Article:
A platform demanding that much content creation using a feature that increases creation time for such little returns leads to creator burnout. You lose genuine, quality content in a rush to produce anything to stay relevant to the algorithm.
The Scaled Impact
The control Instagram has over the world can be scary, and one of the ways it exercises its control is through the powerful, yet elusive algorithm. It manipulates weightings on engagement to reach those KPIs while sacrificing the very craft and art that made the platform popular. Each time they bring out new features, the demands to even reach those already following you increases. These algorithm changes have real world impacts on the content and the creators.
Instagram isn’t alone in this. You can see similar examples on YouTube as a result to changes in their monetization policy. Initially they restricted mid-roll ads to videos that are at least 10 minutes long which led to a massive increase in videos being 10 minutes long, and at times having content stretched out, to hit the threshold.
More recently, YouTube changed this policy allowing videos of 8 minutes to enable mid-roll ads and will automatically enable them for existing eligible videos, even those that previously opted out of ads (they can be turned off later).
As you can read here, the reason behind this move could be due to their advertising rates dropping nearly “50% since the beginning of February”. YouTube is looking to regain ground by increasing their content inventory to insert ads within and attract creators who bring viewers to the platform.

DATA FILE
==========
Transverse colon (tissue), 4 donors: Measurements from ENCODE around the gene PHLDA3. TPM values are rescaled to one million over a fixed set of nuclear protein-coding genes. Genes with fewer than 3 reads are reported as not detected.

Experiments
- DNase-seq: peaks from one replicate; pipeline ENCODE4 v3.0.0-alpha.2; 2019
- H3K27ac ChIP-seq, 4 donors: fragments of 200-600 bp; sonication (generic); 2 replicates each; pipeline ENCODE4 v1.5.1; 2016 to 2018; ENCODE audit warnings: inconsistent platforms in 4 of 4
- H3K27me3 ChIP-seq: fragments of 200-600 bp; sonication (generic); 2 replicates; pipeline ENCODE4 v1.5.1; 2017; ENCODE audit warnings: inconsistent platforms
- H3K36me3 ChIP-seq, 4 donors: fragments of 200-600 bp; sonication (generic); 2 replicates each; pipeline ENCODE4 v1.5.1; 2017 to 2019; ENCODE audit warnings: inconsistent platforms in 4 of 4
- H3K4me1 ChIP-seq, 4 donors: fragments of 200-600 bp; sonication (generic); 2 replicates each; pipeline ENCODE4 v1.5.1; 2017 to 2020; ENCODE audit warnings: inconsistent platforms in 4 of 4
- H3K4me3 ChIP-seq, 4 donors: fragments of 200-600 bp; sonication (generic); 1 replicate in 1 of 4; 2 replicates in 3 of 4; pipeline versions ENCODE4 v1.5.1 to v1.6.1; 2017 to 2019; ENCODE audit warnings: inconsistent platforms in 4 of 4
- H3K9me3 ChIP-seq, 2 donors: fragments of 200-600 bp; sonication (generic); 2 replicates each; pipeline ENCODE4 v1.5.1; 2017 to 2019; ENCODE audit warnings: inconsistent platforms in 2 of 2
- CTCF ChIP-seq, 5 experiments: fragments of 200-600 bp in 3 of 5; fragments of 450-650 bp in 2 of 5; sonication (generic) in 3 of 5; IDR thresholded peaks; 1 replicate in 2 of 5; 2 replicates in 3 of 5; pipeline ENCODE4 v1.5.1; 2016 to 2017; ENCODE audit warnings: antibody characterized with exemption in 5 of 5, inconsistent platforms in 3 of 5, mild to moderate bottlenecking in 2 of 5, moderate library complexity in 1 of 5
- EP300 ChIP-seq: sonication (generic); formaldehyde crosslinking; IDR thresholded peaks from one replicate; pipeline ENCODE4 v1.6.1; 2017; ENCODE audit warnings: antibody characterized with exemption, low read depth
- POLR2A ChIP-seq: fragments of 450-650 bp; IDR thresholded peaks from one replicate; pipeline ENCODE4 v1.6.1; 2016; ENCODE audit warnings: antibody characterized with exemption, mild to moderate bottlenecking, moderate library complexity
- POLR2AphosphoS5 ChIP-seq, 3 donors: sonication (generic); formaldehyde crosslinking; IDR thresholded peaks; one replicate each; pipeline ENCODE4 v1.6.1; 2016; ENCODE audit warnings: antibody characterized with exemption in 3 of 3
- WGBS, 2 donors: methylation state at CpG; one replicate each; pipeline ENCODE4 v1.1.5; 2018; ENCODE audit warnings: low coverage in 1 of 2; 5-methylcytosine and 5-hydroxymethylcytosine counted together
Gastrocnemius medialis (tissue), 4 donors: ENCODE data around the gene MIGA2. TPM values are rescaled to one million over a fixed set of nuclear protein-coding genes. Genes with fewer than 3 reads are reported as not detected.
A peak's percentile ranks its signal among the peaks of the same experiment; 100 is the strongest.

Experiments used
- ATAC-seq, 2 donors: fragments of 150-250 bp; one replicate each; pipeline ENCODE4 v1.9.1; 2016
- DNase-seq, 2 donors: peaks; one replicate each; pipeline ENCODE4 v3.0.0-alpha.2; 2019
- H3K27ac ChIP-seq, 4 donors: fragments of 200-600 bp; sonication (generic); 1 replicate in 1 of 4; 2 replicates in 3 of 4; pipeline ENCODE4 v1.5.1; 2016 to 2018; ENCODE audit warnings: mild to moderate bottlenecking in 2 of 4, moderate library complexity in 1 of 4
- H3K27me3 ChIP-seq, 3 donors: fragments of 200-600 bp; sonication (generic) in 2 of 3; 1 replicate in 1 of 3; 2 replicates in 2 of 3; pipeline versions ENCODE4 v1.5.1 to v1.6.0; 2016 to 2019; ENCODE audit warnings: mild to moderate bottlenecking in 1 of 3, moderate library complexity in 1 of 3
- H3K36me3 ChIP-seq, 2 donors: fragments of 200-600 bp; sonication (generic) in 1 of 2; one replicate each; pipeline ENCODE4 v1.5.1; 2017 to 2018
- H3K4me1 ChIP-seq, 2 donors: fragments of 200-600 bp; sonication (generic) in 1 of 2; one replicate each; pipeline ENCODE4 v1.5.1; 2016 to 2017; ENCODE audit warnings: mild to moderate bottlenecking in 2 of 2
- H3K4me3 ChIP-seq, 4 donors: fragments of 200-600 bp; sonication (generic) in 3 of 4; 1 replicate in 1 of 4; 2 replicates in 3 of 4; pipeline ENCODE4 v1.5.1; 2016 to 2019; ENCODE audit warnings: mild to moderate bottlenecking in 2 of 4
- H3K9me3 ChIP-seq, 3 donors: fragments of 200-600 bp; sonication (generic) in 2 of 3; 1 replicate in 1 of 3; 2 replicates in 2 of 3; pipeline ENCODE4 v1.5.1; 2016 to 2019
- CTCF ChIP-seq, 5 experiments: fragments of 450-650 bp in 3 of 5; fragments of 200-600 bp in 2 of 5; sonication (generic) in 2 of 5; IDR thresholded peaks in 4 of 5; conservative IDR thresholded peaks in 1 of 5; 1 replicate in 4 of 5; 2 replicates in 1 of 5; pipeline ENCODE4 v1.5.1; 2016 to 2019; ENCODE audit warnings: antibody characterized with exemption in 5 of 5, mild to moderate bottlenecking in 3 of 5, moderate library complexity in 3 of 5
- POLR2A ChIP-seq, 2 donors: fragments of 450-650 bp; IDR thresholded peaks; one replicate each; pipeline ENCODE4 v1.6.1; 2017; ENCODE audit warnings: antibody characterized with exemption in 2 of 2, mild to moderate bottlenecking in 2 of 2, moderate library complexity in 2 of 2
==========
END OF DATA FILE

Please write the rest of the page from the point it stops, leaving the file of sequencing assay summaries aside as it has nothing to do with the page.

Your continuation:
Music streaming platforms have even explicitly recognized the massive impact they have on the industry – Spotify CEO Daniel Ek said:
Some creators find success in this high-volume strategy, but many others find that it isn’t a sustainable model for their sector. This is especially true when streaming services pay such low royalties per stream, or in Instagram’s case, supply engagement per post.
Are we okay having platforms who chase after KPIs and ad revenue define and control what quality and success mean for other industries? Is “continuous engagement” really the key metric we should be aspiring to - and what gems would we lose if we were to retroactively apply this gate?
Watching the evolution of Instagram through the lens of a user, creator, and software engineer has been an interesting use case. It is another reminder of the massive sway that technology and a few well-placed decision makers can have on industries and people’s lives. We should be asking ourselves how an algorithm change is going to affect everybody and whether that change is for the better.
And please, stop shipping code that isn’t ready. Ty 🥰